Andy Warhol, ‘Campbell’s Soup II: Oyster Stew (FS II.60)’, 1969, Revolver Gallery
Andy Warhol, ‘Campbell’s Soup II: Oyster Stew (FS II.60)’, 1969, Revolver Gallery
Andy Warhol, ‘Campbell’s Soup II: Oyster Stew (FS II.60)’, 1969, Revolver Gallery
Andy Warhol, ‘Campbell’s Soup II: Oyster Stew (FS II.60)’, 1969, Revolver Gallery

Title: Campbell’s Soup II: Oyster Stew (FS II.60)
Medium: Portfolio of Ten Screenprints on Paper
Year: 1969
Size: 35” x 23”
Edition: 250 signed in ballpoint pen and numbered with a rubber stamp on verso.


The Oyster Stew can comes from the “Campbell’s Soup II” portfolio which is comprised of 10 different prints. Oyster Stew has a yellow banner through the seal reminding the consumer to add whole milk. This additional graphic makes this print more visually interesting. Oyster Stew comes from Warhol’s original 32 Campbell’s Soup paintings. This portfolio, which is the second print portfolio that Warhol created, contains ten of the more unusual flavors from the original 32, which were all of the flavors Campbell’s Soup made in 1962. The 10 in the first portfolio were flavors like Tomato, Green Pea, Cream of Mushroom, while this portfolio has flavors like Cheddar Cheese and Scotch Broth.


Warhol’s Campbell’s Soup cans are considered to be his signature work, and even he considered them to be his favorite. Warhol continued to work with the soup cans, playing around them by contorting and altering them. However, the classic pieces, like this Oyster Stew can, are the ones that remain the most sought after and the ones most frequently desired by the market. When first creating the paintings, Warhol wanted to recreate the mechanic reproduction of the labels themselves. He further advanced his silk screening techniques to produce these prints, to make them look more as if they came from an automated process.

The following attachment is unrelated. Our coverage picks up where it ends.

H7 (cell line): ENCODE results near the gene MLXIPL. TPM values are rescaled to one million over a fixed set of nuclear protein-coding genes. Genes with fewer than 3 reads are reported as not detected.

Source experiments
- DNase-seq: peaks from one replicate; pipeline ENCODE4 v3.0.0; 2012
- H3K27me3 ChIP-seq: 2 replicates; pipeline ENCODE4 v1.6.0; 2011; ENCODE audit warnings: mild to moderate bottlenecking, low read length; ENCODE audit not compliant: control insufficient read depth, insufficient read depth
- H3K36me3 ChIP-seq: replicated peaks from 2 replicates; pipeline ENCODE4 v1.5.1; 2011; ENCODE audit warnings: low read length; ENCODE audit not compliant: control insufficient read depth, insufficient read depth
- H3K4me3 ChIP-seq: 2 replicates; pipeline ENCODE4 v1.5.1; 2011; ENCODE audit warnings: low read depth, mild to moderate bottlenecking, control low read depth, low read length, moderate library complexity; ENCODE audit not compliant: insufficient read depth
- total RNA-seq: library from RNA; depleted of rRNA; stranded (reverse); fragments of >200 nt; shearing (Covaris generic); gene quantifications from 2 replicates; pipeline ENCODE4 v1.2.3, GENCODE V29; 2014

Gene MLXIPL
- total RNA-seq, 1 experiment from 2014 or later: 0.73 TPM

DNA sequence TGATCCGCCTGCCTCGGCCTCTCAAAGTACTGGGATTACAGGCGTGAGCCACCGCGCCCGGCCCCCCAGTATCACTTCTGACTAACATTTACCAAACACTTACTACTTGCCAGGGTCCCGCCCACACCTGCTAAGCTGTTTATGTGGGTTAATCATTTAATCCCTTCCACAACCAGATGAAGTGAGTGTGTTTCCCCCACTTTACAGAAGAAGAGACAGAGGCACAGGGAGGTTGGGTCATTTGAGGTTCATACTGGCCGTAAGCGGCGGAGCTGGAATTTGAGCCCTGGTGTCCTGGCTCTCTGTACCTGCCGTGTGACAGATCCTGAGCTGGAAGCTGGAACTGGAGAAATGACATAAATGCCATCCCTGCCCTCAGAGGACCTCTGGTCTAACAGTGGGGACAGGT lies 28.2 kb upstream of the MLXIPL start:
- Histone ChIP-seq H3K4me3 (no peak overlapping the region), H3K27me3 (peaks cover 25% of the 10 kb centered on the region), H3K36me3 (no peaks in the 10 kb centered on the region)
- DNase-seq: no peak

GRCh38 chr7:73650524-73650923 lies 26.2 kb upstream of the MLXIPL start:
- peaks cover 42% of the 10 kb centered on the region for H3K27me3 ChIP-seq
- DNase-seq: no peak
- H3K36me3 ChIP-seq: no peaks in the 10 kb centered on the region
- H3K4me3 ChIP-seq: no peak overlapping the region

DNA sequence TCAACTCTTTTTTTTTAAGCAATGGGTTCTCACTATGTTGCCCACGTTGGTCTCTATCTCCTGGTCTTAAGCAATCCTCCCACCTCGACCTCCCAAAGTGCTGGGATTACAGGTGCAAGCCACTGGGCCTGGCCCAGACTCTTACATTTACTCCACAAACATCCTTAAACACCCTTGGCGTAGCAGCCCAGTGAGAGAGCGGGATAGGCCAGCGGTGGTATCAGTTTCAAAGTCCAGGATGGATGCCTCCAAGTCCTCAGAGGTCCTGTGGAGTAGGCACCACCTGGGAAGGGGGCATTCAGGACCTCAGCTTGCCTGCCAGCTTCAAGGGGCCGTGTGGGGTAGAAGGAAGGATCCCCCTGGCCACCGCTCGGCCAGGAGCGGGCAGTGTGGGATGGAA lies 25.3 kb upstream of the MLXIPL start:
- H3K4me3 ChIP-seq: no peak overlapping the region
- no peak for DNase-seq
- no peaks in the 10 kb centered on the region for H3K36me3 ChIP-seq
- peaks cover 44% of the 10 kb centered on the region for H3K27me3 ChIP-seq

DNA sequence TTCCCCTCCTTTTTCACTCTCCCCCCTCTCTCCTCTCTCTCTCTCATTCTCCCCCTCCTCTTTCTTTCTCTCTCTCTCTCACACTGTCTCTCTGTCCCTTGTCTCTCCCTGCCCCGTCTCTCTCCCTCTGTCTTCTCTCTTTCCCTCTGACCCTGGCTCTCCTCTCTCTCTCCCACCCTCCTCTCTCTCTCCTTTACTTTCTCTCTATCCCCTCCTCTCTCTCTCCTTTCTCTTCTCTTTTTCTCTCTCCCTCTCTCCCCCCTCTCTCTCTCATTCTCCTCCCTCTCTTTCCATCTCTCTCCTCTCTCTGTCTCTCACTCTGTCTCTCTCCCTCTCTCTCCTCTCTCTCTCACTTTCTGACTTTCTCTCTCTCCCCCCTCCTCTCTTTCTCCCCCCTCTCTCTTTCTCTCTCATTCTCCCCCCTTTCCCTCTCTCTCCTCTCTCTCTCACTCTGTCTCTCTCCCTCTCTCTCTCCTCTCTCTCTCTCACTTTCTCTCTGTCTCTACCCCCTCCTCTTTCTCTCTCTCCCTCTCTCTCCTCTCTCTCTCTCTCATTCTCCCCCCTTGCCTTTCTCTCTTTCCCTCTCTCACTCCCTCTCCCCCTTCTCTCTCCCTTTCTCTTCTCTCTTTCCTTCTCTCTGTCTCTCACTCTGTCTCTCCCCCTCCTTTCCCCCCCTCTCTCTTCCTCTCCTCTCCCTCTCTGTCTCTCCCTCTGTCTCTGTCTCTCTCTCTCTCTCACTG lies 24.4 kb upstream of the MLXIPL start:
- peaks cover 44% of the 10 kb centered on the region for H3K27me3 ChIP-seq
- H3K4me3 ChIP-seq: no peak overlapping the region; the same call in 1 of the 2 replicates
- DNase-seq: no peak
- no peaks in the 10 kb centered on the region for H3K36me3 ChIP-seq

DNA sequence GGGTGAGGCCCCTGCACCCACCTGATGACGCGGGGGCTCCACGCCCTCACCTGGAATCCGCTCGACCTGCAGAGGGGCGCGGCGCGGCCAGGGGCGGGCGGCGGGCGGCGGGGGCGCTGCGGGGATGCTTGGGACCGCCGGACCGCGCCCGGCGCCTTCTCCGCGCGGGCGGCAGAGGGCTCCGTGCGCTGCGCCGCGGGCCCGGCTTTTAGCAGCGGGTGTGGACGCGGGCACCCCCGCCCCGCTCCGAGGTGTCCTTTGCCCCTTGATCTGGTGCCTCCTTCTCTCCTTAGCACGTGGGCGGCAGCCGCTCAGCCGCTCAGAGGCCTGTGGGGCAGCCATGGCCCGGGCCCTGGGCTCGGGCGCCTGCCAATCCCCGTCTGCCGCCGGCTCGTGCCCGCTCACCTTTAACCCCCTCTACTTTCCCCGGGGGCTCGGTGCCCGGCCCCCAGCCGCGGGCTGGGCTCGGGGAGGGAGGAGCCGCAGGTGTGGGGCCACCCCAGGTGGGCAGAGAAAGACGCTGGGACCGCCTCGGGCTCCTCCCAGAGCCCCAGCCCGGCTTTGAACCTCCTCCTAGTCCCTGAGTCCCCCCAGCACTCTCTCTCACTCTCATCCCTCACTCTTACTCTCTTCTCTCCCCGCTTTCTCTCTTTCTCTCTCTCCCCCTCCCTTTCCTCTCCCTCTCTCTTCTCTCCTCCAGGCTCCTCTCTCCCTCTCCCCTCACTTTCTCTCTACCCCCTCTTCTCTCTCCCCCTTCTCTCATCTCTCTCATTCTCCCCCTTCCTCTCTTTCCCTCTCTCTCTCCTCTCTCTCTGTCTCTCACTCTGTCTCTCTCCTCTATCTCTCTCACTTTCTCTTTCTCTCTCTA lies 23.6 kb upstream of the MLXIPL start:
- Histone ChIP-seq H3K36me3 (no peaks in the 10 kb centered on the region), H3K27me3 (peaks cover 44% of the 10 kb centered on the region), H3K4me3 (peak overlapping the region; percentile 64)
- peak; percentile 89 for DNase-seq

Series: Campbell's Soup II

About Andy Warhol

Obsessed with celebrity, consumer culture, and mechanical (re)production, Pop artist Andy Warhol created some of the most iconic images of the 20th century. As famous for his quips as for his art—he variously mused that “art is what you can get away with” and “everyone will be famous for 15 minutes”—Warhol drew widely from popular culture and everyday subject matter, creating works like his 32 Campbell's Soup Cans (1962), Brillo pad box sculptures, and portraits of Marilyn Monroe, using the medium of silk-screen printmaking to achieve his characteristic hard edges and flat areas of color. Known for his cultivation of celebrity, Factory studio (a radical social and creative melting pot), and avant-garde films like Chelsea Girls (1966), Warhol was also a mentor to artists like Keith Haring and Jean-Michel Basquiat. His Pop sensibility is now standard practice, taken up by major contemporary artists Richard Prince, Takashi Murakami, and Jeff Koons, among countless others.

American, 1928-1987, Pittsburgh, Pennsylvania, based in New York, New York